A lysine residue from an extracellular turret switches the ion preference in a Cav3 T-Type channel from calcium to sodium ions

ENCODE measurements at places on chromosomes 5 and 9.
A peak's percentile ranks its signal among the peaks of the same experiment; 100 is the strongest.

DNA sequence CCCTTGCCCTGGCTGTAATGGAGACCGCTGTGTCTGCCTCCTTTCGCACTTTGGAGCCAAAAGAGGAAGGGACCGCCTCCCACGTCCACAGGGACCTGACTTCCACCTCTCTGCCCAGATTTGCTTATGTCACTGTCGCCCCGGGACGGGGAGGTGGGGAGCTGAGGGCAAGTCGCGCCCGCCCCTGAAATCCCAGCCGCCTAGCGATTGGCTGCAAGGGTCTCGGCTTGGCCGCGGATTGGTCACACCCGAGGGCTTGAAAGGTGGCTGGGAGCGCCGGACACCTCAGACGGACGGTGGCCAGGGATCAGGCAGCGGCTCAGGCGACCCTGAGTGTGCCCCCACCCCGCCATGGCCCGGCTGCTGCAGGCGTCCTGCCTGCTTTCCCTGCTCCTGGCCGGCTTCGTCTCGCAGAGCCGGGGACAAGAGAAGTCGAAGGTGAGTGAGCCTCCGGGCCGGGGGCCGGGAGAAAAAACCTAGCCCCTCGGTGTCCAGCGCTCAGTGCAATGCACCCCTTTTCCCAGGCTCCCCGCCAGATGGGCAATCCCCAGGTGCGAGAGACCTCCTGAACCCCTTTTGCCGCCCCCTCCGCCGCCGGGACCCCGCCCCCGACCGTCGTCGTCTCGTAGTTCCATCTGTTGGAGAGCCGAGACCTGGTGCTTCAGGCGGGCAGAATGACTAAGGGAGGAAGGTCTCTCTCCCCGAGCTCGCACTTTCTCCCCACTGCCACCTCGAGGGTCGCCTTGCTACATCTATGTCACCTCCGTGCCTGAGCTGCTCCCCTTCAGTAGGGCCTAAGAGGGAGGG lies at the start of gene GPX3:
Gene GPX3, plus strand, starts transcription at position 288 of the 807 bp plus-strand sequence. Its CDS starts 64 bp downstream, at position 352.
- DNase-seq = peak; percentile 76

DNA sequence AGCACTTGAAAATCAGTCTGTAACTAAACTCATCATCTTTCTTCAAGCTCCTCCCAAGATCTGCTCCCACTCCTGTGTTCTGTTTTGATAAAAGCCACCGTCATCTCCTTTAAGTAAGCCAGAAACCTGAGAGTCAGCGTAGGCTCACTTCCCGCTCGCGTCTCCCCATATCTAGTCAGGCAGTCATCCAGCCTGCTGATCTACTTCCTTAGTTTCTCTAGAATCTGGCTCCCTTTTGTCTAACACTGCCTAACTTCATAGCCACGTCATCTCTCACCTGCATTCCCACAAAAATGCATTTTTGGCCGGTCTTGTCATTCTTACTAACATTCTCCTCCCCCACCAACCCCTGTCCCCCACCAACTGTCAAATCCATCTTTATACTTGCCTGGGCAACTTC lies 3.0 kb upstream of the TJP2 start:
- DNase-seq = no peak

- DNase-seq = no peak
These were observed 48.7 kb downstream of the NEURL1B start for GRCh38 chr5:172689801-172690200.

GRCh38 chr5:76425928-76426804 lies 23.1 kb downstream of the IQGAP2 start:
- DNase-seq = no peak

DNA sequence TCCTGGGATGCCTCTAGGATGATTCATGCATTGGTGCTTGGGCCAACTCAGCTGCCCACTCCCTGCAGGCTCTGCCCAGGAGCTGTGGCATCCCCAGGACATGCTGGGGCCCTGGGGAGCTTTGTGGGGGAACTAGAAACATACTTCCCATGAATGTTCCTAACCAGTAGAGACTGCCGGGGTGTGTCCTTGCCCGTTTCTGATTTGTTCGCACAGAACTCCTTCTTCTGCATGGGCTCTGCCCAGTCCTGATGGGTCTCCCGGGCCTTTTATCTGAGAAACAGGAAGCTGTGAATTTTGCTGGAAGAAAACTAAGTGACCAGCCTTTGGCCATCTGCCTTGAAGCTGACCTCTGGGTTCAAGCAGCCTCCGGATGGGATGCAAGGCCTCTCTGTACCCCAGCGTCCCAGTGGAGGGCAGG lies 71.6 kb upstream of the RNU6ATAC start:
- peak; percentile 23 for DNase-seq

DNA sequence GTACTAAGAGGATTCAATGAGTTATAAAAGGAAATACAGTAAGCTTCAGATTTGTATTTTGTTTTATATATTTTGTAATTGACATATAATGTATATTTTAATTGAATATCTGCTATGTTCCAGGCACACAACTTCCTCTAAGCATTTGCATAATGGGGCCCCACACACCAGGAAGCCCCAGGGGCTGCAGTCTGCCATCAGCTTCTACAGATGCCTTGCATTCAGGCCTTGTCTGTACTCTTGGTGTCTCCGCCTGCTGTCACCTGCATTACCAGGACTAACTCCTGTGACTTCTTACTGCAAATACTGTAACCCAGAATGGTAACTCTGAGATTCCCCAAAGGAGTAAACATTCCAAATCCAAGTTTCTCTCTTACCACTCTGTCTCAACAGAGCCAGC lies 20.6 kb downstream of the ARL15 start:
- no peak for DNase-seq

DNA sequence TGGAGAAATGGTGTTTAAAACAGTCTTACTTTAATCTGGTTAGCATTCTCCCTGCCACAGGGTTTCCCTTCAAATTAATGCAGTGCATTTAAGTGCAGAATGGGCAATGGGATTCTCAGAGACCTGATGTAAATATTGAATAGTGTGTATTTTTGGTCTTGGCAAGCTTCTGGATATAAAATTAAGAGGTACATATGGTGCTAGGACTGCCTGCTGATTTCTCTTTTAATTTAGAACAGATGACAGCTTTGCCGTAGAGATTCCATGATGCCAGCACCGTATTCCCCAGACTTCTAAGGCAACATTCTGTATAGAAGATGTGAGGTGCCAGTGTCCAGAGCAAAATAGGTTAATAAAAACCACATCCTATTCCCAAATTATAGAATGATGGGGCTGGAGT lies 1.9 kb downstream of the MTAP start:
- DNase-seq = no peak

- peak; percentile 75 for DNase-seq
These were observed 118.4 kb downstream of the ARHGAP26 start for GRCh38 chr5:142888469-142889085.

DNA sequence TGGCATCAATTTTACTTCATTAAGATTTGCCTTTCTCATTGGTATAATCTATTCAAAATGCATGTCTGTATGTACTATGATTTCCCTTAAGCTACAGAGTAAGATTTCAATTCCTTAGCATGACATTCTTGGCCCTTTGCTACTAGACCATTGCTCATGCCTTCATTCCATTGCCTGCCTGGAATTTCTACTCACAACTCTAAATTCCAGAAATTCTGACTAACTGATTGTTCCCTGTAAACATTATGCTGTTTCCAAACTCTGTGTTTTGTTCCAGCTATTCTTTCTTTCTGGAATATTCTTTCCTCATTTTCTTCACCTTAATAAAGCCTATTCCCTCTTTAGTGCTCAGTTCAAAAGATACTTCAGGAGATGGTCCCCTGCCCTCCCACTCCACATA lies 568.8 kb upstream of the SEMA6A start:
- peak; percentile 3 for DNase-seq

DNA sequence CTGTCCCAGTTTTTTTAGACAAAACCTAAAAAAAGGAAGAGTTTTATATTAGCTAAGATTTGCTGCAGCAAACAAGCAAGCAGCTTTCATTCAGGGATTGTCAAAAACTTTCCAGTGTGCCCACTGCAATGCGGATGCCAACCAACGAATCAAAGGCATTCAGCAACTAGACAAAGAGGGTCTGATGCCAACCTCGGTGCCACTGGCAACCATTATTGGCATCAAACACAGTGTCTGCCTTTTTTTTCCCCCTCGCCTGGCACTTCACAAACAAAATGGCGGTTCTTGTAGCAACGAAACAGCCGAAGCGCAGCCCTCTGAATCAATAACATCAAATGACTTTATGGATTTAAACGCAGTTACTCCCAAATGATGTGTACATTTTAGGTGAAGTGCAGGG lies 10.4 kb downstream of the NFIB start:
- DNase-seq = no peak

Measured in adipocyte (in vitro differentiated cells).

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Cav3 T-type calcium channels from great pond snail Lymnaea stagnalis have a selectivity-filter ring of five acidic residues, EE(D)DD. Splice variants with exons 12b or 12a spanning the extracellular loop between the outer helix IIS5 and membrane-descending pore helix IIP1 (IIS5-P1) in Domain II of the pore module possess calcium selectivity or dominant sodium permeability, respectively. Here, we use AlphaFold2 neural network software to predict that a lysine residue in exon 12a is salt-bridged to the aspartate residue immediately C terminal to the second-domain glutamate in the selectivity filter. Exon 12b has a similar folding but with an alanine residue in place of lysine in exon 12a. We express LCav3 channels with mutated exons Ala-12b-Lys and Lys-12a-Ala and demonstrate that they switch the ion preference to high sodium permeability and calcium selectivity, respectively. We propose that in the calcium-selective variants, a calcium ion chelated between Domain II selectivity-filter glutamate and aspartate is knocked-out by the incoming calcium ion in the process of calcium permeation, whereas sodium ions are repelled. The aspartate is neutralized by the lysine residue in the sodium-permeant variants, allowing for sodium permeation through the selectivity-filter ring of four negatively charged residues akin to the prokaryotic sodium channels with four glutamates in the selectivity filter. The evolutionary adaptation in invertebrate LCav3 channels highlight the involvement of a key, ubiquitous aspartate, "a calcium beacon" of sorts in the outer pore of Domain II, as determinative for the calcium ion preference over sodium ions through eukaryotic Cav1, Cav2, and Cav3 channels.
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